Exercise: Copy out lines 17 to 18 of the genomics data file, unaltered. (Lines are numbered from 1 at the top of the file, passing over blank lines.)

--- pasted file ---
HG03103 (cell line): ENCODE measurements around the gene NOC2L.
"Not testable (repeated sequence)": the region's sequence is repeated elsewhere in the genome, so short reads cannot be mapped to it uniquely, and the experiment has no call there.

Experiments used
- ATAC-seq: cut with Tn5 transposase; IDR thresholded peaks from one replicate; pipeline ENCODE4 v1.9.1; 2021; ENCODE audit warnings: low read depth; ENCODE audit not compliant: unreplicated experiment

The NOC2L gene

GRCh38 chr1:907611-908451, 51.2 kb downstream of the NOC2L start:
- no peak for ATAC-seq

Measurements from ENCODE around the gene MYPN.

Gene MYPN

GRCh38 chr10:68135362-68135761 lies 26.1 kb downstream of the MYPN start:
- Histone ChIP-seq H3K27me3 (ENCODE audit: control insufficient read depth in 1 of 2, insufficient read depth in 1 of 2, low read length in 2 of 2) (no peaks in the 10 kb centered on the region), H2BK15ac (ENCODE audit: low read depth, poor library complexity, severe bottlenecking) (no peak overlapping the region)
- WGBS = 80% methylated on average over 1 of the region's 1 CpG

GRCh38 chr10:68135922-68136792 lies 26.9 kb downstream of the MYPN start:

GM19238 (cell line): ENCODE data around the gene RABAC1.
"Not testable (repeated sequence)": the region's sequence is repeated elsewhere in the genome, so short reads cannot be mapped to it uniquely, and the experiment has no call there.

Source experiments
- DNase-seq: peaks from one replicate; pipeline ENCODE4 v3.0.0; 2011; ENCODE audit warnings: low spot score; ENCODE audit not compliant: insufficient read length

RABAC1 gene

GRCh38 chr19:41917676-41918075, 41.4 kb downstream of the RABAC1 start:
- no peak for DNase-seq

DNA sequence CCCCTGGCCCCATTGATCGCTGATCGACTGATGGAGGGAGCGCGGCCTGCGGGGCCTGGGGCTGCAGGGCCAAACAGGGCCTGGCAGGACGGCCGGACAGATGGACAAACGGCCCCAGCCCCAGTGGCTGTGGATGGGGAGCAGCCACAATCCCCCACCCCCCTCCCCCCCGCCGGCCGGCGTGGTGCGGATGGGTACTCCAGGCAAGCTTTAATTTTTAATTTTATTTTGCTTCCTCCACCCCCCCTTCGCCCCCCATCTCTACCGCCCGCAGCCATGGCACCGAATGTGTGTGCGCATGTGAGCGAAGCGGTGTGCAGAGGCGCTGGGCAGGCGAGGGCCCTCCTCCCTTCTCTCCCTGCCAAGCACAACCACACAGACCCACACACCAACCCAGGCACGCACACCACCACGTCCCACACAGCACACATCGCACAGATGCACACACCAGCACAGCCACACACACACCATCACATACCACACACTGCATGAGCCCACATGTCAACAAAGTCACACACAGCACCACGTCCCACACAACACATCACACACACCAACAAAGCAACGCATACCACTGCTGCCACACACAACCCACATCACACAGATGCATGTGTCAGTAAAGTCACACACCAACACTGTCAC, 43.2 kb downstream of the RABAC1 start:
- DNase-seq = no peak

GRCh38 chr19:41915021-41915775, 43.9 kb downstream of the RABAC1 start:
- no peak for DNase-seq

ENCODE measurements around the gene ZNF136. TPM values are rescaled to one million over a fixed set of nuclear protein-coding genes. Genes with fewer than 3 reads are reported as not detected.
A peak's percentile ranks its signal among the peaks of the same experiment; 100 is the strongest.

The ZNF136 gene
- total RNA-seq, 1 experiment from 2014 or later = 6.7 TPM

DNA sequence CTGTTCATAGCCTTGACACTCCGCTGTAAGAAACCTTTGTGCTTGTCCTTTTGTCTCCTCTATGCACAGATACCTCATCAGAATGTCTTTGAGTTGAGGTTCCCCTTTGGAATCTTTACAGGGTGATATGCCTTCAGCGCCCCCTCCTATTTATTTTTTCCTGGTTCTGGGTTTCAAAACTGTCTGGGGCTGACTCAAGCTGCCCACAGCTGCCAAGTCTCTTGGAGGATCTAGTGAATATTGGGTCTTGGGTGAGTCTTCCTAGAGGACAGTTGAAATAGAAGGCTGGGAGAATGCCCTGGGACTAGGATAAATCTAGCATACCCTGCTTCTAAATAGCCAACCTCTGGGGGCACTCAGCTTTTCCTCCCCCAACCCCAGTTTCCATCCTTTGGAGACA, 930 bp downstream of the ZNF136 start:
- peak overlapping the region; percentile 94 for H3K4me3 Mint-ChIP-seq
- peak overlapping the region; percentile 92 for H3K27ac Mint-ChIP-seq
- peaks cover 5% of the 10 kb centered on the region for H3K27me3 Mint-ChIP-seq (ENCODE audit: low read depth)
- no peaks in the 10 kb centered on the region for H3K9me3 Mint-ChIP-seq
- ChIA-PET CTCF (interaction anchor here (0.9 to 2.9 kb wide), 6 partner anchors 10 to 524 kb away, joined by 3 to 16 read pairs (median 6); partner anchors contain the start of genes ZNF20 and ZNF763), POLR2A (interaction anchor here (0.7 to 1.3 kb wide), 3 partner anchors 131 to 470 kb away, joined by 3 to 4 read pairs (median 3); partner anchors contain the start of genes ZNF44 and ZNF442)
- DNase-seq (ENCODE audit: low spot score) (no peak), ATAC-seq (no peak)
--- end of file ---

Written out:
- DNase-seq: peaks from one replicate; pipeline ENCODE4 v3.0.0; 2011; ENCODE audit warnings: low spot score; ENCODE audit not compliant: insufficient read length

RABAC1 gene